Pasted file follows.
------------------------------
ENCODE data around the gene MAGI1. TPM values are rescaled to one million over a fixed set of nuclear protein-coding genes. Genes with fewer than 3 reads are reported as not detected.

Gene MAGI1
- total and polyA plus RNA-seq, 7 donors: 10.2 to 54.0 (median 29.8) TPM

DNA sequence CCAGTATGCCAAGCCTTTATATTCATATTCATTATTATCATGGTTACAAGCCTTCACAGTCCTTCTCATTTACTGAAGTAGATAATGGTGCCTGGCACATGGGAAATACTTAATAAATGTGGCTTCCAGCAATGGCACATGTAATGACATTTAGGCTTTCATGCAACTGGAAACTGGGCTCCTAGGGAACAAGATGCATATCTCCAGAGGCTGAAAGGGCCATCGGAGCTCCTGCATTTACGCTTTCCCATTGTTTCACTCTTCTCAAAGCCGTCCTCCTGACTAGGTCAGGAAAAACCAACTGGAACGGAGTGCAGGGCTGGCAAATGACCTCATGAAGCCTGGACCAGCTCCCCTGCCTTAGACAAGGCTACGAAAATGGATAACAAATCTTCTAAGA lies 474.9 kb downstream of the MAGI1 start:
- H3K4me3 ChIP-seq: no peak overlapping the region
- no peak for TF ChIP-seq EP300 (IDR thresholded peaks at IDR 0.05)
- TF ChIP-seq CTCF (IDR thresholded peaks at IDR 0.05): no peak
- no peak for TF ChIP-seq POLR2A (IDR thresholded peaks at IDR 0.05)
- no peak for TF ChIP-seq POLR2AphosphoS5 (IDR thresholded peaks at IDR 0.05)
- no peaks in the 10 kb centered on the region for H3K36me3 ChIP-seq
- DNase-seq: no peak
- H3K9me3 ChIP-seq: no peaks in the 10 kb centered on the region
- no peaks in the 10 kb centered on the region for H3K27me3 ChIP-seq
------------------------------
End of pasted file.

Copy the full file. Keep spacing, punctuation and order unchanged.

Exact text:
ENCODE data around the gene MAGI1. TPM values are rescaled to one million over a fixed set of nuclear protein-coding genes. Genes with fewer than 3 reads are reported as not detected.

Gene MAGI1
- total and polyA plus RNA-seq, 7 donors: 10.2 to 54.0 (median 29.8) TPM

DNA sequence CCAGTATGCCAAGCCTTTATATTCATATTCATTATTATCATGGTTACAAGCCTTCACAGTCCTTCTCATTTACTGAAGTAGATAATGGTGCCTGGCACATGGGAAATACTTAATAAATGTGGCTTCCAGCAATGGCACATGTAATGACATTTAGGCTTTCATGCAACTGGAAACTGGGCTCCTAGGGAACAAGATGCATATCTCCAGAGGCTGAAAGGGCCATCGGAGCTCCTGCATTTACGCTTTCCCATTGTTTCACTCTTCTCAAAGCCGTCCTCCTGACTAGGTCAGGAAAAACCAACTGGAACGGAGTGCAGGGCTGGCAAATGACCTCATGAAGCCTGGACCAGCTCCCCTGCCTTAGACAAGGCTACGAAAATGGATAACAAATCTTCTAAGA lies 474.9 kb downstream of the MAGI1 start:
- H3K4me3 ChIP-seq: no peak overlapping the region
- no peak for TF ChIP-seq EP300 (IDR thresholded peaks at IDR 0.05)
- TF ChIP-seq CTCF (IDR thresholded peaks at IDR 0.05): no peak
- no peak for TF ChIP-seq POLR2A (IDR thresholded peaks at IDR 0.05)
- no peak for TF ChIP-seq POLR2AphosphoS5 (IDR thresholded peaks at IDR 0.05)
- no peaks in the 10 kb centered on the region for H3K36me3 ChIP-seq
- DNase-seq: no peak
- H3K9me3 ChIP-seq: no peaks in the 10 kb centered on the region
- no peaks in the 10 kb centered on the region for H3K27me3 ChIP-seq